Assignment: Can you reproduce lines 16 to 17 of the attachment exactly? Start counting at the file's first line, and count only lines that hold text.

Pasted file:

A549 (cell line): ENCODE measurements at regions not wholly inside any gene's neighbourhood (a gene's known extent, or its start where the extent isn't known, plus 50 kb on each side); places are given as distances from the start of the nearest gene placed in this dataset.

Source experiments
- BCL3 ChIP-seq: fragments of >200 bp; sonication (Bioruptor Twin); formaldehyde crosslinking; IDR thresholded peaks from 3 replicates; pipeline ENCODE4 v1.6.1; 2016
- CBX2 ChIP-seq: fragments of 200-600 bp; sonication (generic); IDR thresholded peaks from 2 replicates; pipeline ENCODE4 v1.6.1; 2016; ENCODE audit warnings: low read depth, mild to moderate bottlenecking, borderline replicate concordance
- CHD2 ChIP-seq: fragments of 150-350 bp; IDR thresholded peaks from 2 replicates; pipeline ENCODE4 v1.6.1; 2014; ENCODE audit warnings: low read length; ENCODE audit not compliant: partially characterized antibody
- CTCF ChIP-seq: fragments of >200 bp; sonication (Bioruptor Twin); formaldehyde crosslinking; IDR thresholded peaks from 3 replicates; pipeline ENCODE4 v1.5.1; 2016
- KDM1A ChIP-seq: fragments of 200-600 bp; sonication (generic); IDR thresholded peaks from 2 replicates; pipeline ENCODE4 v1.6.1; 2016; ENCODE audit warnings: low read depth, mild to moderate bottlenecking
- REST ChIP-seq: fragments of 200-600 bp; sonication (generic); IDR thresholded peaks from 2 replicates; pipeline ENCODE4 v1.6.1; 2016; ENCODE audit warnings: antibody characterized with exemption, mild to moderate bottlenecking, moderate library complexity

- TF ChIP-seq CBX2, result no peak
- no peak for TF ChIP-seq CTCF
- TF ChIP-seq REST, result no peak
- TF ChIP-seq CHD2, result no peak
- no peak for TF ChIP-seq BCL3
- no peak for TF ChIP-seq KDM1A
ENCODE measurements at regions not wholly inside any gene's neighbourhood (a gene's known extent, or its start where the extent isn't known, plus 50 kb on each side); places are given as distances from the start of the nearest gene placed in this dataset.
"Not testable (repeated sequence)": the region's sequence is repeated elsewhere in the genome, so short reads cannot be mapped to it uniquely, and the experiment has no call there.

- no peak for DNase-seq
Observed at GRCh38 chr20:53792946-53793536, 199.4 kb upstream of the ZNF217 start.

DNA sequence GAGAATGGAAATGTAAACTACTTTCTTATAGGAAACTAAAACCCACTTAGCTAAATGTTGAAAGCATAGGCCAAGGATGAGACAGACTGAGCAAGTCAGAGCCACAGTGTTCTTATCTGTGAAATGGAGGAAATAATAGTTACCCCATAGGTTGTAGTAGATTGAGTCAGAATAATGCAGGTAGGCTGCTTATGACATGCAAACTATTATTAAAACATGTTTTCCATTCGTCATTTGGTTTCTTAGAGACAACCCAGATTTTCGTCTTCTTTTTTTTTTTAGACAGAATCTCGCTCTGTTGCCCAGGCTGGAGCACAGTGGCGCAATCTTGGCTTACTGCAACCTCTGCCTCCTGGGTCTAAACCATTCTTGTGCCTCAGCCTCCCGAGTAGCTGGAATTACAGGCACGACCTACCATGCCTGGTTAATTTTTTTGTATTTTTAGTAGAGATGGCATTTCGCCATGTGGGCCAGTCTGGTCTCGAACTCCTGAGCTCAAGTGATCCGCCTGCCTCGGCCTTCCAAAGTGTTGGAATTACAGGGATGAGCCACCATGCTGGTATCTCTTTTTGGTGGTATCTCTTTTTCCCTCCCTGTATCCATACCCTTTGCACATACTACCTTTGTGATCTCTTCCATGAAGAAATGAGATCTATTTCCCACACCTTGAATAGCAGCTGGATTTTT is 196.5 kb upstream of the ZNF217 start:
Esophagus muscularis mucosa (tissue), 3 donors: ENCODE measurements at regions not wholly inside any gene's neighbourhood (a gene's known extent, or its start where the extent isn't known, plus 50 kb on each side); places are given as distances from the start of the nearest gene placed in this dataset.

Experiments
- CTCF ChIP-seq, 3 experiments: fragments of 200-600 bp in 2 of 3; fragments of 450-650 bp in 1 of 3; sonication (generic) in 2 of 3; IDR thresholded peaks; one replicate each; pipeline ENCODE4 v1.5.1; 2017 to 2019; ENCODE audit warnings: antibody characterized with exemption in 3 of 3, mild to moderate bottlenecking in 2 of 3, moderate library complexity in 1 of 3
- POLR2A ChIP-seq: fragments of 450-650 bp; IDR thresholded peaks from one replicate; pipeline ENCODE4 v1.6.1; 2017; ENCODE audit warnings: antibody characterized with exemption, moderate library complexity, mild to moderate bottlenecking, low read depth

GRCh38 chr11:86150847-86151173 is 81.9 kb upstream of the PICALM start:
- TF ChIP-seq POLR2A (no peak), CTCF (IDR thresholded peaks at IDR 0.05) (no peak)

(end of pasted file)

"Not testable (repeated sequence)": the region's sequence is repeated elsewhere in the genome, so short reads cannot be mapped to it uniquely, and the experiment has no call there.

- no peak for DNase-seq